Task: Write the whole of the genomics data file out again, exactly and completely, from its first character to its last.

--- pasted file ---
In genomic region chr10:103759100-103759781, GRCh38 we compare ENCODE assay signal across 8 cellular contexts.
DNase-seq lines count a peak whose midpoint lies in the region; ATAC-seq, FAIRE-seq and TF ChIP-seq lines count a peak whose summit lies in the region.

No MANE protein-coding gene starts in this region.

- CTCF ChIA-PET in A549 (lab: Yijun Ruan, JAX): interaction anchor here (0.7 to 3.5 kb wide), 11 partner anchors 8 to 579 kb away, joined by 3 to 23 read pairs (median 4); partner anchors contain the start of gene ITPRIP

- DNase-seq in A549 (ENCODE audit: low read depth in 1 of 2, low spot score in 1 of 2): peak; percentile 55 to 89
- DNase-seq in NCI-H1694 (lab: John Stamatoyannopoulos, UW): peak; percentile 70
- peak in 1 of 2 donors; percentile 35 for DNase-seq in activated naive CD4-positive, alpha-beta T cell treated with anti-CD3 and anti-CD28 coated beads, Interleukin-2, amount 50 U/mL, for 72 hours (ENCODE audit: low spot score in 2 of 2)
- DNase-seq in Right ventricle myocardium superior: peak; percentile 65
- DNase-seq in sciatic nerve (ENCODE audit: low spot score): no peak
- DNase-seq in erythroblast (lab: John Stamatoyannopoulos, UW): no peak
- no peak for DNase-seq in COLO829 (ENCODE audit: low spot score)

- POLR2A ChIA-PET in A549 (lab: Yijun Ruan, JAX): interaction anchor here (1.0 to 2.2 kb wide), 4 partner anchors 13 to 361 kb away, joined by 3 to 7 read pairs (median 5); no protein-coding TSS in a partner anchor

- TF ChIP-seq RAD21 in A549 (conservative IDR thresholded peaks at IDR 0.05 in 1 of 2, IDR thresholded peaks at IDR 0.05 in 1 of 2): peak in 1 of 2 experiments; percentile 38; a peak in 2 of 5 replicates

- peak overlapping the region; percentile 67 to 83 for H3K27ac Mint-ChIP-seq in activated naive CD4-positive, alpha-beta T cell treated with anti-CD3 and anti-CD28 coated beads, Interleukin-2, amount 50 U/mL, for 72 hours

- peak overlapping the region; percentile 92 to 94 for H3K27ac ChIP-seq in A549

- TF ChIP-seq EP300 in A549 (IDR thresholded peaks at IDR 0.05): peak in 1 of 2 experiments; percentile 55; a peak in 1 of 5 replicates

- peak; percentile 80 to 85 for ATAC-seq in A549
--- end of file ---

In genomic region chr10:103759100-103759781, GRCh38 we compare ENCODE assay signal across 8 cellular contexts.
DNase-seq lines count a peak whose midpoint lies in the region; ATAC-seq, FAIRE-seq and TF ChIP-seq lines count a peak whose summit lies in the region.

No MANE protein-coding gene starts in this region.

- CTCF ChIA-PET in A549 (lab: Yijun Ruan, JAX): interaction anchor here (0.7 to 3.5 kb wide), 11 partner anchors 8 to 579 kb away, joined by 3 to 23 read pairs (median 4); partner anchors contain the start of gene ITPRIP

- DNase-seq in A549 (ENCODE audit: low read depth in 1 of 2, low spot score in 1 of 2): peak; percentile 55 to 89
- DNase-seq in NCI-H1694 (lab: John Stamatoyannopoulos, UW): peak; percentile 70
- peak in 1 of 2 donors; percentile 35 for DNase-seq in activated naive CD4-positive, alpha-beta T cell treated with anti-CD3 and anti-CD28 coated beads, Interleukin-2, amount 50 U/mL, for 72 hours (ENCODE audit: low spot score in 2 of 2)
- DNase-seq in Right ventricle myocardium superior: peak; percentile 65
- DNase-seq in sciatic nerve (ENCODE audit: low spot score): no peak
- DNase-seq in erythroblast (lab: John Stamatoyannopoulos, UW): no peak
- no peak for DNase-seq in COLO829 (ENCODE audit: low spot score)

- POLR2A ChIA-PET in A549 (lab: Yijun Ruan, JAX): interaction anchor here (1.0 to 2.2 kb wide), 4 partner anchors 13 to 361 kb away, joined by 3 to 7 read pairs (median 5); no protein-coding TSS in a partner anchor

- TF ChIP-seq RAD21 in A549 (conservative IDR thresholded peaks at IDR 0.05 in 1 of 2, IDR thresholded peaks at IDR 0.05 in 1 of 2): peak in 1 of 2 experiments; percentile 38; a peak in 2 of 5 replicates

- peak overlapping the region; percentile 67 to 83 for H3K27ac Mint-ChIP-seq in activated naive CD4-positive, alpha-beta T cell treated with anti-CD3 and anti-CD28 coated beads, Interleukin-2, amount 50 U/mL, for 72 hours

- peak overlapping the region; percentile 92 to 94 for H3K27ac ChIP-seq in A549

- TF ChIP-seq EP300 in A549 (IDR thresholded peaks at IDR 0.05): peak in 1 of 2 experiments; percentile 55; a peak in 1 of 5 replicates

- peak; percentile 80 to 85 for ATAC-seq in A549